Blog reader Mark Cox pointed out that it is easy to forge a quantization table. That's true! In this article I provide a first example on how the tables can be manipulated in order to conceal the origin of an image.
The following shot shows the famous Semper Opera House in Dresden, Germany, in a warm sunlight. Please examine the picture carefully. Does it look credible to you? Do you spot any signs of a forgery?
Sure the image has been tampered with! At the border between pediment and the sky there are some large rectangular discolorations. When compared with the original photo the increased color saturations is clearly visible:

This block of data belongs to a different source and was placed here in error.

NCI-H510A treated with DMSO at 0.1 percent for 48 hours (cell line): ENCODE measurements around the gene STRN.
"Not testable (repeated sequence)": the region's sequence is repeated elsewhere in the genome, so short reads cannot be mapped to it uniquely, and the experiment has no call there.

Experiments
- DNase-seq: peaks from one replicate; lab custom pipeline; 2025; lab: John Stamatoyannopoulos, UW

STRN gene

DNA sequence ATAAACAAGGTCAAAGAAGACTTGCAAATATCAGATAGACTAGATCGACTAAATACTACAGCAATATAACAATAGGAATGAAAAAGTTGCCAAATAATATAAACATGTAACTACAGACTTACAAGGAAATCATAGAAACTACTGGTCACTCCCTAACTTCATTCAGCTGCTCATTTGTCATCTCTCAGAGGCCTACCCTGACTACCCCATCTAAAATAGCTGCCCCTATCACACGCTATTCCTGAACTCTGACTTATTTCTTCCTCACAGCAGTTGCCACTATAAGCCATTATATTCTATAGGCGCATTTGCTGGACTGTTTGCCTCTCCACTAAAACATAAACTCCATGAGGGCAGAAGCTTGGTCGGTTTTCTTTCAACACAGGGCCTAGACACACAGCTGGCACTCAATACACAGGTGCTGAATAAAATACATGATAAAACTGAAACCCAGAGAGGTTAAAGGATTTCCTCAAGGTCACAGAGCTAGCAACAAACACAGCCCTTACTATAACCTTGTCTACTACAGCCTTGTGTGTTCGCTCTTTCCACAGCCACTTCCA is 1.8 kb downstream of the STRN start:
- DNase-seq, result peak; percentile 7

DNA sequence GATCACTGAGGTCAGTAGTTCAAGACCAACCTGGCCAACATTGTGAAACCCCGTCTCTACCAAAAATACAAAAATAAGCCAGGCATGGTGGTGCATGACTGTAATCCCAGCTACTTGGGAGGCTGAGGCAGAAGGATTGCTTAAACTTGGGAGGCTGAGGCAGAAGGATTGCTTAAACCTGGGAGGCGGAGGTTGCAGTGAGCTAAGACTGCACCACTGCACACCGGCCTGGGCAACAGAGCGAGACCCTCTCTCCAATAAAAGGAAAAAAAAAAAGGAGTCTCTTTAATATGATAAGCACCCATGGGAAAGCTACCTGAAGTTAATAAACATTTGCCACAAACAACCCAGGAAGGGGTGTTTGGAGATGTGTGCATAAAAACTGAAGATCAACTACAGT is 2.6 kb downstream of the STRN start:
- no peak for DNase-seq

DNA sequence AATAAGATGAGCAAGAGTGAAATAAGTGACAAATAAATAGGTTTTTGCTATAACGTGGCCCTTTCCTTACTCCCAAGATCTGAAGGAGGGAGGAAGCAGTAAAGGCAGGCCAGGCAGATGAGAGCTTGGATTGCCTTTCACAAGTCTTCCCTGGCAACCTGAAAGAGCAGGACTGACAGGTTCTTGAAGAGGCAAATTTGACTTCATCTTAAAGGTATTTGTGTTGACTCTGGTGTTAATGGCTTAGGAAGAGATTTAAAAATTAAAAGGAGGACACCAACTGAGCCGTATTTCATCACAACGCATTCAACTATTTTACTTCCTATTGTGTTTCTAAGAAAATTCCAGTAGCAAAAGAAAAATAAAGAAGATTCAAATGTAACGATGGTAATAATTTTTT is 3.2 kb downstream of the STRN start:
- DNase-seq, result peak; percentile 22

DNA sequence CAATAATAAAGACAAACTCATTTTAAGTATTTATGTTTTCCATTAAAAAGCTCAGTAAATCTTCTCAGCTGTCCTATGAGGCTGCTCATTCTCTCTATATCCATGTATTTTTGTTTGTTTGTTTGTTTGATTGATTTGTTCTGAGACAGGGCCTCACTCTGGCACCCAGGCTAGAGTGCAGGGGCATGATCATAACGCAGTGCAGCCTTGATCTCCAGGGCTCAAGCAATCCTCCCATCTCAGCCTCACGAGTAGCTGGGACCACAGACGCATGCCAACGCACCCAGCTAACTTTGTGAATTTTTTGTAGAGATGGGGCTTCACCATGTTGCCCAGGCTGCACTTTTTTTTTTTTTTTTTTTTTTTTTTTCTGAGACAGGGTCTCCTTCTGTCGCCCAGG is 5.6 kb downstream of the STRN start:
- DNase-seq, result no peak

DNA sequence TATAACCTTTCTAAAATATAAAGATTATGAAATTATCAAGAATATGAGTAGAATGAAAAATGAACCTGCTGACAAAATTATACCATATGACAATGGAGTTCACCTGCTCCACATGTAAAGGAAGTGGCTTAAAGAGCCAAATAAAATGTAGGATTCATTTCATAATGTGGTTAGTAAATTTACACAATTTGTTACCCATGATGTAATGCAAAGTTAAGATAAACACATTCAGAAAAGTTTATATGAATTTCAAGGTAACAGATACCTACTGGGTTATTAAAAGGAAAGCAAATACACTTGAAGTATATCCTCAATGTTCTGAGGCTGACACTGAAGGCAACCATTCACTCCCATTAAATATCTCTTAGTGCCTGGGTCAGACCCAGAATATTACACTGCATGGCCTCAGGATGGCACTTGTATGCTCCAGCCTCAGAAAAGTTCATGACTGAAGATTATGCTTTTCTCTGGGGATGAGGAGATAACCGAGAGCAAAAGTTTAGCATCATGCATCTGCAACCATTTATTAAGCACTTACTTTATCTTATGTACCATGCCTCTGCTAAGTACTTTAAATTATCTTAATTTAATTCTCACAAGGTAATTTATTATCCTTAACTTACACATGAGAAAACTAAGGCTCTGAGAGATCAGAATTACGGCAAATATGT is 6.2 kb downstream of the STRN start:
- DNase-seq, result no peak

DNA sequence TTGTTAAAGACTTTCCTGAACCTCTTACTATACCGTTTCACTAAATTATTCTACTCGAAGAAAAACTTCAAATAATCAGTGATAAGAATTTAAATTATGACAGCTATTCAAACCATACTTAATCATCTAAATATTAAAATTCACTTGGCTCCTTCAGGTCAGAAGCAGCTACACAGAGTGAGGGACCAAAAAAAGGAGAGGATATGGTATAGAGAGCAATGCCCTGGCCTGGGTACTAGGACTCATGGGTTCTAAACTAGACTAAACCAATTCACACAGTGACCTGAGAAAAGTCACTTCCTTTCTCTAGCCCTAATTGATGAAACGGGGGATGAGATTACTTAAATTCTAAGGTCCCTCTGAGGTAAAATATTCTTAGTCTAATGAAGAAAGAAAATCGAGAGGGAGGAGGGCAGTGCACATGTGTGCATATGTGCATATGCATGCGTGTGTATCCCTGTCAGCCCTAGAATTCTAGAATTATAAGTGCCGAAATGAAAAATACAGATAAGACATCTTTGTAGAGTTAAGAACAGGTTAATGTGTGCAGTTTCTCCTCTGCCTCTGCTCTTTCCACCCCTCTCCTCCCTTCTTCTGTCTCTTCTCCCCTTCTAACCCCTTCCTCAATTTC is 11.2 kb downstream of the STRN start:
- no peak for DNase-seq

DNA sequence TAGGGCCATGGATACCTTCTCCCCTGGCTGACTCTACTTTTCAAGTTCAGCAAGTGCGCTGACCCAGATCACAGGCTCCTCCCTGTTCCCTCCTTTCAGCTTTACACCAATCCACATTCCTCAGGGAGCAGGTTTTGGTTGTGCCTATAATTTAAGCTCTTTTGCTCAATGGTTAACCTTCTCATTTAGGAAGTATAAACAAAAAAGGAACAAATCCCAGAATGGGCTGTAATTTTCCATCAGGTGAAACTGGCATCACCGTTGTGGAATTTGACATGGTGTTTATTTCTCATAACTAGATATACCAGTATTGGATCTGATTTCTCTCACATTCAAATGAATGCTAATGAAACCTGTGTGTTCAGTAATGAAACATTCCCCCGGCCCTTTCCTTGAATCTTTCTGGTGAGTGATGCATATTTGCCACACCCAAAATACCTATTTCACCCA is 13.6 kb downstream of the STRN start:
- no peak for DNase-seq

In an attempt to change the hash value of the quantization tables I had edited byte 0 of the chroma table. Of course a manipulation of byte 63 also results in a different hash value; but now it's bit more difficult to spot any difference.
The exact comparision of quantization tables is of a limited use when the origin of an image has to be certified. A fault-tolerant method would be better suited. As shown by the example the visible effect of the manipulation depends on the position in the quantization table. This should be taken into account by introducing a positional factor when calculating the difference between the photo's table and reference data.